Structured Products Annual Performance Review 2021 - T

Introducing the FTSE Custom 100 Synthetic 3.5% Fixed Dividend Index

Q3 2020 saw the introduction of a new index de- signed for structured products; the FTSE Custom 100 Synthetic 3.5% Fixed Dividend Index (FTSE CSDI here- after). In time we expect this synthetic index to be- come a staple within sector, as justified below. In the UK retail structured products sector the FTSE 100 Index has been the most commonly utilised un- derlying, accounting for 67% of issued plans in the previous decade (2010 – 2019). The index is com- prised of the 100 largest companies listed on the London Stock Exchange, weighted by market capitali- sation, and represents approximately 81% of the val- ue of UK’s stock market. Linking the performance of structured products to the performance of the FTSE 100 Index allows investors exposure to the UK equity market, via its most widely quoted benchmark. The FTSE 100 is a ‘price return’ index, meaning that it only considers price movements of the shares that it con- sists of – it does not reflect the dividends paid out by these companies. The counterparty to a FTSE 100 linked structured product will however base their terms, amongst oth- er things, on the anticipated dividend yield that the shares in the FTSE 100 Index are expected to produce over the holding period. This requires a degree of forecasting and it is not unreasonable to expect the bank to err on the side of caution. As a result of the pandemic, indications are that more recent dividend estimates, even after accounting for a margin of er- ror have proved to be a little on the high side. The market weighted dividend yield from the shares in the FTSE 100 in 2019 was 4.35% though the forecast yield for December 2020 was 3.27%. This decrease coupled with a higher-than-normal degree of uncer- tainty, making forecasting more difficult, to the extent that the banks will build in a higher than usual margin for error, has played a significant role in the coupons being offered on FTSE linked structures being substan- tially lower. As the FTSE 100 dividend yield, and in turn FTSE linked product pricing, shows no sign of improving, this is where the FTSE CSDI comes into play… FTSE Russell, who calculate and publish official figures for the FTSE 100 Index, have created the FTSE CSDI as a proxy for the FTSE 100, purpose built to be ref- erenced as an underlying asset to structured invest- ments. Whilst the FTSE CSDI will not replicate the price only performance of the FTSE 100 exactly, it aims to remain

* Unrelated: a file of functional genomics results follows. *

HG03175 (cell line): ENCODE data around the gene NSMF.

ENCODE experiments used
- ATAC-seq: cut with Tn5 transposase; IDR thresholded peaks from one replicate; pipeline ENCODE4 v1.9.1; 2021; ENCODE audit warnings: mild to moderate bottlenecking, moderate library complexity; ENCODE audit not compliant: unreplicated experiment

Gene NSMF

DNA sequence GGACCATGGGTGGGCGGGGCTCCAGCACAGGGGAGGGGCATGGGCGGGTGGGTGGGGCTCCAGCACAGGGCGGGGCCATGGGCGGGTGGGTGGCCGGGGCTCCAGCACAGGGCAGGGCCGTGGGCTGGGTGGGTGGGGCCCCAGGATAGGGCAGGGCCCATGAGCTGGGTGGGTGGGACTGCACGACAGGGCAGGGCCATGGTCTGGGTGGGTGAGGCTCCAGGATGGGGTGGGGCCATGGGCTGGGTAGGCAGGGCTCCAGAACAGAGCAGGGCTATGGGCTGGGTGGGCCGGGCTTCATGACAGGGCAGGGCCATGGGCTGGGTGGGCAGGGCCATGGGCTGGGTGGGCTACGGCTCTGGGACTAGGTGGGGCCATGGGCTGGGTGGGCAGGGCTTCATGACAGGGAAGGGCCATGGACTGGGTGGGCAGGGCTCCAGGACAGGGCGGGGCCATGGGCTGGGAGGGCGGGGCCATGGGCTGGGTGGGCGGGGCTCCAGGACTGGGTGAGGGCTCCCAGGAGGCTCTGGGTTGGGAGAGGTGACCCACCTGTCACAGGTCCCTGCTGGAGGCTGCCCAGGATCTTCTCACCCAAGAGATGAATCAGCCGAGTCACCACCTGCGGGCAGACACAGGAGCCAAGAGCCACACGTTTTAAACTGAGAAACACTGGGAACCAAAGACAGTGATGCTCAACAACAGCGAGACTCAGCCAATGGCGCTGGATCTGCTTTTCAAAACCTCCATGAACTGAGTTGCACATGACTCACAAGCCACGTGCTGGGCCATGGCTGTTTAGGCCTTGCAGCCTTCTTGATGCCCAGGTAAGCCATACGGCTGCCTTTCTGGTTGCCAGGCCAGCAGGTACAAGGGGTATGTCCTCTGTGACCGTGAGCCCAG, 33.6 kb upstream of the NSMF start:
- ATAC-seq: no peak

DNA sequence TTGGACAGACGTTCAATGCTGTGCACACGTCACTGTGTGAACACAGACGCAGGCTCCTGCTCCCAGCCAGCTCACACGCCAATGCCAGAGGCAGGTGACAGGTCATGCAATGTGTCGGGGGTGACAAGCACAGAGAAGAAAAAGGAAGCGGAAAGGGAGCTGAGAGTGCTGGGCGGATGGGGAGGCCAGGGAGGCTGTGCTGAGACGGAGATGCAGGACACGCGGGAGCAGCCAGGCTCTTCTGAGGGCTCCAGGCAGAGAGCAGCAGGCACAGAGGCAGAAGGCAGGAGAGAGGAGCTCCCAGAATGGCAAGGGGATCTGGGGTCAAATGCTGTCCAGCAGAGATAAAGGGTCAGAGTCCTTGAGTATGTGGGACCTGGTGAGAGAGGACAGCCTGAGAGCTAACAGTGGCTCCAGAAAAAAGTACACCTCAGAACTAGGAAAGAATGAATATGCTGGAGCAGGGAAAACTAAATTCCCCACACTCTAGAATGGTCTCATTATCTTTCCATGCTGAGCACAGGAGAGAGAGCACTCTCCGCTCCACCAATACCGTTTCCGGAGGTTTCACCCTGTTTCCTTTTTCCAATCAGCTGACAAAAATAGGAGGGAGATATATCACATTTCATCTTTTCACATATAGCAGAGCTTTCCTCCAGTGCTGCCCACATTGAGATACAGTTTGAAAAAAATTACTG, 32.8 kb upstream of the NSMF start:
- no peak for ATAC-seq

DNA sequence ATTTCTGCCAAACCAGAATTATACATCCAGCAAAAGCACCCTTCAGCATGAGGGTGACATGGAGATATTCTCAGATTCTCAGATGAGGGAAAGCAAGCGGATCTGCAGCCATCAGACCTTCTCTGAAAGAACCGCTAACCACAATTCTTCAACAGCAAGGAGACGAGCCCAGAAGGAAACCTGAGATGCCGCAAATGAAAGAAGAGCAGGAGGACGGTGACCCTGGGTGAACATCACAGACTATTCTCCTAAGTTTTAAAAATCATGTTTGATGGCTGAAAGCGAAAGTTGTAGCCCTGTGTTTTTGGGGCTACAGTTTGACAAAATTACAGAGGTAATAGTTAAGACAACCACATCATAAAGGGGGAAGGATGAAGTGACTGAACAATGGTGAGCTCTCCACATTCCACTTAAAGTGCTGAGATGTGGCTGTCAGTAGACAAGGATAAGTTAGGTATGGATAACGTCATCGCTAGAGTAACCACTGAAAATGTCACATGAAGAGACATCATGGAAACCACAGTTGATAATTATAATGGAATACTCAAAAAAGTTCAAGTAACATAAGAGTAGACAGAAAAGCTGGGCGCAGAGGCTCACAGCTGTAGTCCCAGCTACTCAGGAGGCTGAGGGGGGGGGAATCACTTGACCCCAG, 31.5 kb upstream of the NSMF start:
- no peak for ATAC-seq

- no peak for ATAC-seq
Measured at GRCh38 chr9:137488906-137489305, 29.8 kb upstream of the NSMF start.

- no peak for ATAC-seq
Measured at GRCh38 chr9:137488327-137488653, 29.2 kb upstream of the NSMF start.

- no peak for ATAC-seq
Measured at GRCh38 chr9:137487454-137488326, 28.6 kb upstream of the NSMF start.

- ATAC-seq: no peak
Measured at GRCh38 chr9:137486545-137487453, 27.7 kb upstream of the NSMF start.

somewhat aligned to it via a two-step process; 1. It aims to replicate the total returns of the FTSE 100 constituent shares by reference to not only their capital value (the FTSE 100 Index), but also including the dividends generated. 2. In order to achieve alignment with the price only index, an annual dividend equivalent to 3.5% is de- ducted daily from the level of the index; the 20- year average dividend yield of the FTSE 100 shares is approximately 3.5%. Therefore, if the dividend yield of the FTSE 100 shares is approximately 3.5%, the fixed 3.5% annual draw- down will mean that the performance of the CSDI should be very close to that of the FTSE 100 Index. An advantage of taking a fixed percentage drawdown, rather than say a fixed index points drawdown, is that the dividend taken will remain proportionate to the index’s performance. Correlation of FTSE CSDI vs. FTSE 100 Index (as at 10th December 2020) The benefit of the FTSE CSDI as an underlying over the FTSE 100 is that, for the counterparty bank, tak- ing a fixed 3.5% ‘dividend’ drawdown removes the element of guess-work regarding potential dividend yield, in turn allowing them to hedge more efficient- ly and more importantly, less expensively. This saving translates to improved potential coupons offered on FTSE CSDI contracts compared to equivalent FTSE 100 linked plans. There are of course, additional considerations to ac- count for, in that whilst the performance of the FTSE CSDI is highly correlated with the FTSE 100 Index, and its performance is expected to be similar, it will inev- itably not be identical. The mismatch in performance will be particularly prominent for periods in which the actual dividends paid by the FTSE 100 shares average less than the fixed 3.5% drawdown; for such periods the FTSE 100 Index will outperform the FTSE CSDI. For example, if the annual dividend yield for the weighted FTSE 100 shares is 3% the CDSI will be expected to underperform by 0.5% per annum. 5 year 98.00% 98.26% 98.56% 10 year 20 year

For further details on the index, please refer to the relevant product literature.


For further details on the index, please refer to the relevant product literature.

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